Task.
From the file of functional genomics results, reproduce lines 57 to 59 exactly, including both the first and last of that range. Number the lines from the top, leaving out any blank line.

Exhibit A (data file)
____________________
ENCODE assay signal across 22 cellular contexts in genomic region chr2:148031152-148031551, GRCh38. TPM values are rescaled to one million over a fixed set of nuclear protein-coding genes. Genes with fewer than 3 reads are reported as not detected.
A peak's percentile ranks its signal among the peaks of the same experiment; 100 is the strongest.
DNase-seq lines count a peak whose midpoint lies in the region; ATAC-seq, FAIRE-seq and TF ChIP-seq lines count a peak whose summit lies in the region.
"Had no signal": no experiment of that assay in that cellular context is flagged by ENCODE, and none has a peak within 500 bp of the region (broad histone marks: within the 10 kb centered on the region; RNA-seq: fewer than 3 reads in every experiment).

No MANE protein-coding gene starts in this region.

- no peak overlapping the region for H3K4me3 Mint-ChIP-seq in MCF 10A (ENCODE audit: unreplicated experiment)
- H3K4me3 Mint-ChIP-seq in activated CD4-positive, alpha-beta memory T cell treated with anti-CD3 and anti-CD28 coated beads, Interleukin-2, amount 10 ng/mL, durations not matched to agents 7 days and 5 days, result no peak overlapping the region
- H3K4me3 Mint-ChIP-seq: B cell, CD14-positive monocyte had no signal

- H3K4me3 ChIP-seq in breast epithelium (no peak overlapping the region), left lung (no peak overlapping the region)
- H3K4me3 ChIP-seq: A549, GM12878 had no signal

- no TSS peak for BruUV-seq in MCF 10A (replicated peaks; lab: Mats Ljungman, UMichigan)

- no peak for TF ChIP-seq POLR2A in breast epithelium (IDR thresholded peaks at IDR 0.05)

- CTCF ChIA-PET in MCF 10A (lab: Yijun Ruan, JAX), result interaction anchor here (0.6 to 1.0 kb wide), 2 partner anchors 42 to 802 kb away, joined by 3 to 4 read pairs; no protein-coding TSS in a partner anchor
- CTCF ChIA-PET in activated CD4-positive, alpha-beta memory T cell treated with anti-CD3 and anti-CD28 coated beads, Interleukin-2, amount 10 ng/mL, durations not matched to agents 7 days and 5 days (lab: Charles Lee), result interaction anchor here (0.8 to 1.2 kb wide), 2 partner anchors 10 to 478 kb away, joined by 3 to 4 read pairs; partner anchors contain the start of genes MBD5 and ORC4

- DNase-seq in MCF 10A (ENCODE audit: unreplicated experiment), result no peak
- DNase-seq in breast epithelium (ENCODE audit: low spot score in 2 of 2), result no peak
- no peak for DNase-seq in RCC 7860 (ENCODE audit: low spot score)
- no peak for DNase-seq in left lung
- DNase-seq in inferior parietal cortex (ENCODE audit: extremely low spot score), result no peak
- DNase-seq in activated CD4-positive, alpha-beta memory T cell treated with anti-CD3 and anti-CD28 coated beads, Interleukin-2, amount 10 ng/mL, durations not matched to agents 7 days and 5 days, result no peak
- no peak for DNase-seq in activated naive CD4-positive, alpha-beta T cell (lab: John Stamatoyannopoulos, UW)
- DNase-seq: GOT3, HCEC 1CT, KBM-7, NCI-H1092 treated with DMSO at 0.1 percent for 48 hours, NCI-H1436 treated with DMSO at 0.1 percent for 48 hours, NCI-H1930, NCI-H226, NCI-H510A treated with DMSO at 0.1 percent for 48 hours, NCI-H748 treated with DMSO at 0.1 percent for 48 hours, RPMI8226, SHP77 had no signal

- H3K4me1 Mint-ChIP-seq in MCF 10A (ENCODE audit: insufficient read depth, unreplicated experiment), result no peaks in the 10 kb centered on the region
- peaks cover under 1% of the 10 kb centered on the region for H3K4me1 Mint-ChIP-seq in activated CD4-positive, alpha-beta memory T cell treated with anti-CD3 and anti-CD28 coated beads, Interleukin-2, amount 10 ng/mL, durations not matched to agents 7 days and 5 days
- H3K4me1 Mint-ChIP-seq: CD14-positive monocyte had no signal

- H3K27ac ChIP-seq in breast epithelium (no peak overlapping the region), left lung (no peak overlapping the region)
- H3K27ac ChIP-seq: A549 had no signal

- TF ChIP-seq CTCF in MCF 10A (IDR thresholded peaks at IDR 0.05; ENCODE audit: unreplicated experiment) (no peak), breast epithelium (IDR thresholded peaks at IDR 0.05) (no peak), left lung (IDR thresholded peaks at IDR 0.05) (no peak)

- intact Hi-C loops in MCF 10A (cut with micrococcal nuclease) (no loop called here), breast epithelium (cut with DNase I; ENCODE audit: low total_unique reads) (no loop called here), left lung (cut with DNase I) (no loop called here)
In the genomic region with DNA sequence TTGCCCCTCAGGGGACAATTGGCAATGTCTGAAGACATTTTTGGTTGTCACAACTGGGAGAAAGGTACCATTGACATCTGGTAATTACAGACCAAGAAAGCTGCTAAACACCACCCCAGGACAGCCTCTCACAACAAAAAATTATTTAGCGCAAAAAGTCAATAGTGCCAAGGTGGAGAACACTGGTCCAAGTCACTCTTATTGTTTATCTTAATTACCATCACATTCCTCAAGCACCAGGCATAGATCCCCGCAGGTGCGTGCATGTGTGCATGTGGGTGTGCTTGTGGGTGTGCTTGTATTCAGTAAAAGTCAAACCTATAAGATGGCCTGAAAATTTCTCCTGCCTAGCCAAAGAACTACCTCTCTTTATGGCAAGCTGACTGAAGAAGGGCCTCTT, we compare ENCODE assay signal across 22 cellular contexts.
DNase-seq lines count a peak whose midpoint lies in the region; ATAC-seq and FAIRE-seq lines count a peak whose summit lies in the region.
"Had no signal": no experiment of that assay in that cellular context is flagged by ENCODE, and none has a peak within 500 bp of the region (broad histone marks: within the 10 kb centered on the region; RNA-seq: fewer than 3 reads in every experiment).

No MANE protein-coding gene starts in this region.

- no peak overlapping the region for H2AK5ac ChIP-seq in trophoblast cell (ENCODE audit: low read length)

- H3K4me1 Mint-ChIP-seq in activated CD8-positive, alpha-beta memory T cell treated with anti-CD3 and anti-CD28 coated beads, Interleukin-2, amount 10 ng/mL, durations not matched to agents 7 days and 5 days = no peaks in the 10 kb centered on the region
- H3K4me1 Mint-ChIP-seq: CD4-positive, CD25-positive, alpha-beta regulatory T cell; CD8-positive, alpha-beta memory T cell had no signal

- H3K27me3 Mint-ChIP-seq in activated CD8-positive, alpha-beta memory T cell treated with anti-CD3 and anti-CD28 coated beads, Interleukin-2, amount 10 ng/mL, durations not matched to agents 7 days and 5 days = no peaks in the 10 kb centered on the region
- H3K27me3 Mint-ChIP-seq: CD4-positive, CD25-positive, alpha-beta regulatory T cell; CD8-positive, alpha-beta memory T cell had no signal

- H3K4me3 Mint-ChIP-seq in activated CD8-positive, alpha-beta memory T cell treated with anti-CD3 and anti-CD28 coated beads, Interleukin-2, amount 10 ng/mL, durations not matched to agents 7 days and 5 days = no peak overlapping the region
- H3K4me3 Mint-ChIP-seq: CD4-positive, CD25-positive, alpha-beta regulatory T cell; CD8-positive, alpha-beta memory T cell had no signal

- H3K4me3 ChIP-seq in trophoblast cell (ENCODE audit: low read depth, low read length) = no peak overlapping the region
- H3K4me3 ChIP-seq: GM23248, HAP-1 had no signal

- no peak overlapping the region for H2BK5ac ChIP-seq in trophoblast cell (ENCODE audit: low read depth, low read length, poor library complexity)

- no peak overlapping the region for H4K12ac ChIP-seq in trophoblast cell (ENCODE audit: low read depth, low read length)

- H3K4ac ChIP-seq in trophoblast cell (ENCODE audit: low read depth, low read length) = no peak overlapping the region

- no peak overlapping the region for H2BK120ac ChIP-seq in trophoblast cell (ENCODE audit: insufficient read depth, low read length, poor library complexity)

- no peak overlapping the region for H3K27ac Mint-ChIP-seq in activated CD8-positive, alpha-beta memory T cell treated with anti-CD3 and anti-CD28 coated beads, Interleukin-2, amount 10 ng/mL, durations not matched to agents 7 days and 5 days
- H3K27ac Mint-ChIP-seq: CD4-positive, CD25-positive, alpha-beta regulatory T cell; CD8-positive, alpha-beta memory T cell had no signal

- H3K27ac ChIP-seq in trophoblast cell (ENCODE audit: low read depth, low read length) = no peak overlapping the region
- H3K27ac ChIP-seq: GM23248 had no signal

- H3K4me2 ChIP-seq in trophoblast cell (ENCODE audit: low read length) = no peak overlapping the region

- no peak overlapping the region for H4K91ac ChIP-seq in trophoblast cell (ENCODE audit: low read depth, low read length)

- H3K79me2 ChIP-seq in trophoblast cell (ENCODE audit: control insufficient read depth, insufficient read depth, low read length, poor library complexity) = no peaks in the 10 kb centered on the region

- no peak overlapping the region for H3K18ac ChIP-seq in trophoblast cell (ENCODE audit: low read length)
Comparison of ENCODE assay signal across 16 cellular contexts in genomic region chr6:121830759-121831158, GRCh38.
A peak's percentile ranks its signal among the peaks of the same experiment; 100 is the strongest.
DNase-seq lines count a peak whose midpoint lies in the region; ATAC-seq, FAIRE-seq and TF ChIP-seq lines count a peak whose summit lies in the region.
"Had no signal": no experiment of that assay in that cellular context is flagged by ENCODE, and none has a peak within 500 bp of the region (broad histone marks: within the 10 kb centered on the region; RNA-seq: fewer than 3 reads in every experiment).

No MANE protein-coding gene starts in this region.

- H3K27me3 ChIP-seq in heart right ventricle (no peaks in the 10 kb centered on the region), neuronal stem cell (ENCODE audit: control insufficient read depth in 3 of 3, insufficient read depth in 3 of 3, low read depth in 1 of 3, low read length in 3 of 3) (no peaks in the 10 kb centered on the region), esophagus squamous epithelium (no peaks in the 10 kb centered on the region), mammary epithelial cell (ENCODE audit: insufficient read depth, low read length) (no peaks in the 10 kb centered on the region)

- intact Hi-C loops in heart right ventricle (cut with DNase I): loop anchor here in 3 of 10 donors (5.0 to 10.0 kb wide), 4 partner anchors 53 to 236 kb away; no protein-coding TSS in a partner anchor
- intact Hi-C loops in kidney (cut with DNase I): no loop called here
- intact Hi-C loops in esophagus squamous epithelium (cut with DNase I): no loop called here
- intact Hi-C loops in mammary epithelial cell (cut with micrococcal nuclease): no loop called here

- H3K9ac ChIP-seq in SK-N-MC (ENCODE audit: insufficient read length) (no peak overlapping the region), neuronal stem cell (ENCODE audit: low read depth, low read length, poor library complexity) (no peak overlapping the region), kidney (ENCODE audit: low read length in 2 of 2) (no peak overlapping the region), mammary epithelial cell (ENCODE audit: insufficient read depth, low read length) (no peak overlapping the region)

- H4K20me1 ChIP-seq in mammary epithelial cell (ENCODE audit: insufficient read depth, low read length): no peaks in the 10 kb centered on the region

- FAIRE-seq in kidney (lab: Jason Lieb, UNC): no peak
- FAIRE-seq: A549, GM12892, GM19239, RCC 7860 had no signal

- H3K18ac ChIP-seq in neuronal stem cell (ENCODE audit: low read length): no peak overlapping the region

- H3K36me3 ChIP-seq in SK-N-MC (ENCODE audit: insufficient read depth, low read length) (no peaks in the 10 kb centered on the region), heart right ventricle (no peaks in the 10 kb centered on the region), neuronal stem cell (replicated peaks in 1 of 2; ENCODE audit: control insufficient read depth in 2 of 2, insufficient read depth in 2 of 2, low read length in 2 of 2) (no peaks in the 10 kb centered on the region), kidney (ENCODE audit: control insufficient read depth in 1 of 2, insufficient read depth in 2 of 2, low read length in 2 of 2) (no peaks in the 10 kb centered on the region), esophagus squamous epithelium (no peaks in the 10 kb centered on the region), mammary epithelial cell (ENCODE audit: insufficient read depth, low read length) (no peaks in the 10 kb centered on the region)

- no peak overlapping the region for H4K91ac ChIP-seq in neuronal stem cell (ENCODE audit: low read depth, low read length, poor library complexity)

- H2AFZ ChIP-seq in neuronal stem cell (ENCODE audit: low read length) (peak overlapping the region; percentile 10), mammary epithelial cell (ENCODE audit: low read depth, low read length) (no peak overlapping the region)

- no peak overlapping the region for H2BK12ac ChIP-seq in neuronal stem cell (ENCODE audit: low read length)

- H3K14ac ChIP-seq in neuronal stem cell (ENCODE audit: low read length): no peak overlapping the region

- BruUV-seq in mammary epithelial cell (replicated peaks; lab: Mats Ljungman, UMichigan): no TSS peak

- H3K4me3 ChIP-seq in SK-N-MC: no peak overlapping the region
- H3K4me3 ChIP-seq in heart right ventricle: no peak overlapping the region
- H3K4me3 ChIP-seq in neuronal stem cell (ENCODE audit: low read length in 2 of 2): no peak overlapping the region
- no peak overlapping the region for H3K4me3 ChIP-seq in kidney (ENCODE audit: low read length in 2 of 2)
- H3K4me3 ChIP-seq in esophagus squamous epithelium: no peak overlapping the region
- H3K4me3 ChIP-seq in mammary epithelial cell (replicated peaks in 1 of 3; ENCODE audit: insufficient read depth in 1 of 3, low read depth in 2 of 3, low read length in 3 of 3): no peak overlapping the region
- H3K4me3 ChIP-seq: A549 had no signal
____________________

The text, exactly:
DNase-seq lines count a peak whose midpoint lies in the region; ATAC-seq, FAIRE-seq and TF ChIP-seq lines count a peak whose summit lies in the region.
"Had no signal": no experiment of that assay in that cellular context is flagged by ENCODE, and none has a peak within 500 bp of the region (broad histone marks: within the 10 kb centered on the region; RNA-seq: fewer than 3 reads in every experiment).

No MANE protein-coding gene starts in this region.